Marcelina hated this room. Calm colored walls and rounded corners on all the furniture left one with the feeling they were still not old enough to be trusted. As if, at any moment, she would produce a pair of scissors and race wildly through the room with them.
To be fair, if only to break the monotonous quiet, she might have done so if anyone had left scissors nearby. As no one had, she sat and waited. Other than a traitorous shake of her wings when the silence closed in on her, she sat still. She must be in more trouble than she’d thought as they’d left her in here a long time.
When she’d been directed to sit, she had, but only after turning the chair to face the door. If they planned on something extreme she wanted to see it coming. One thing they had not done was make sure there was a chair for her. Wings, she’d learned early on, made normal furniture torturous. Not, she thought, the best word to use. Not now.
Marcelina’s eyes opened when she heard the door. The fact she’d slept shocked her. Three people entered the room, but she did not stand. Neither did she acknowledge them other than to let her gaze slip across their faces.
Hardly surprising they’d send them.
“There’s no need to be that way.”
“Fuck off, Siemowit. Go back to your stupid wife.”
“So grown up.”
“I don’t even know why you’re here.”
“I always knew about you, Marcelina.”
“Yes, well, I thought you dead. And preferred it that way.”
“Marcelina, we need to settle this.”
“Oh? I figured you were just going to toss me to the wolves.” She wanted Jory, but he wasn’t invited. The governor would come to regret that because she might have held her temper with him there.
“There’s little to settle. The president dictator will agree to cease fire and acknowledge the neutral accords once more as soon as the traitor and her family are in our custody.”
Marcelina shuddered and half rose to her feet. At the last moment she was able to sit, but her wings remained half extended. The governor looked worried. She didn’t mind the man, most of the time, but it was hard to like anyone in the room right now. Especially herself.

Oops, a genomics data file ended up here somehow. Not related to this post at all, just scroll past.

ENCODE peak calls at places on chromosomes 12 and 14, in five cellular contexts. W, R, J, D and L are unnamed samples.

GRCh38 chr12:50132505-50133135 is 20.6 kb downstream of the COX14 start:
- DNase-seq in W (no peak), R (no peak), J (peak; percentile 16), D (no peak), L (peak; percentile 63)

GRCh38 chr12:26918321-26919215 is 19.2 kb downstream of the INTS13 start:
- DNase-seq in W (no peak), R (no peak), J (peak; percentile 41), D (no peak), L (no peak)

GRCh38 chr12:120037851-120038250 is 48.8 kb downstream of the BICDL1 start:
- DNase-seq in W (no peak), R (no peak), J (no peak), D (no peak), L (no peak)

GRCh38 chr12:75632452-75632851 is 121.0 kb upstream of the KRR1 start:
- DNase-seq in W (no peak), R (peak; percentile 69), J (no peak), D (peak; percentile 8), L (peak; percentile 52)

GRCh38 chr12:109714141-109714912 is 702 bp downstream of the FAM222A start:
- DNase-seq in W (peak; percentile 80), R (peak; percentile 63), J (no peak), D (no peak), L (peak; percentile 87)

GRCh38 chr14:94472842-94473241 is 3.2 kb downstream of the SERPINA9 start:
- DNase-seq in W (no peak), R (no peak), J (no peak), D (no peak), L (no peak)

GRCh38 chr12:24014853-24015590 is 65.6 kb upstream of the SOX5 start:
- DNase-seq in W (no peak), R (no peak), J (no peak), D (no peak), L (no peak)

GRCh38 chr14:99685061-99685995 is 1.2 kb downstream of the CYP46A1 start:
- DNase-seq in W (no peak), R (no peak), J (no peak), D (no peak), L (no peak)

Three heads turned.
“But I will not have my family accompany me. He will have to be satisfied torturing and murdering me.”
“The deal,” Zuza said as she flicked a nail against the sleeve of her green uniform, “is that your entire family forfeit their futures.”
“If you try to take my husband and daughter I will kill you.”
“Dosia will not suffer because her parents betrayed their country. The president dictator is a benevolent ruler. He will raise her as his own daughter.” Siemowit took two rather hurried steps back when Marcelina rose to her feet.
The governor glared at the siblings before he opened the door. Several soldiers stepped inside. Marcelina forced herself, again, to stand still. She wouldn’t fight them. They were only doing their job and she was one person. The entire region was at stake and the governor was doing what was best for his people. So long as they left her family alone, she would submit.
So, she thought no one more shocked than her when the soldiers flanked her brother and sister.
“Escort them to the border. Once they are gone, we will raise the wall.”
The wall was a myth. Or so Marcelina believed. An energy field to protect them from outside attacks? It was like something out of a comic book. From the corner of her eye she saw scarlet feathers ruffle. Well.
“This is a mistake.”
The governor bowed and said nothing. After the door closed he turned to Marcelina. She sat down on the floor and lowered her head into her hands.
“Mrs. Couch? Are you well?”
“Why didn’t you let them take me?”
“Oh, I would have. If they’d acquiesced to your terms.”
Her head came up and she stared at him.
“The reasonable thing to do would be sacrifice you and save the rest of the region. And a reasonable man would have left instructions to accept that term.”
Marcelina’s laugh had a tinge of hysteria in it. “Who has ever claimed that man was reasonable?” She spread her wings and gestured behind her. “A reasonable man would not do this to his own people.”
“We’ve never seen any proof it was him and not the rebels who were responsible for the…anomalies.”
“I will leave. But, please allow my family to stay.”
“You will all stay. Your husband would cause me no end of trouble if I exiled you. The man is a menace.”
Marcelina smiled. As if Jory were a troublemaker. Still, if he had that reputation and it helped her, she wouldn’t correct the governor. No, she would just go home.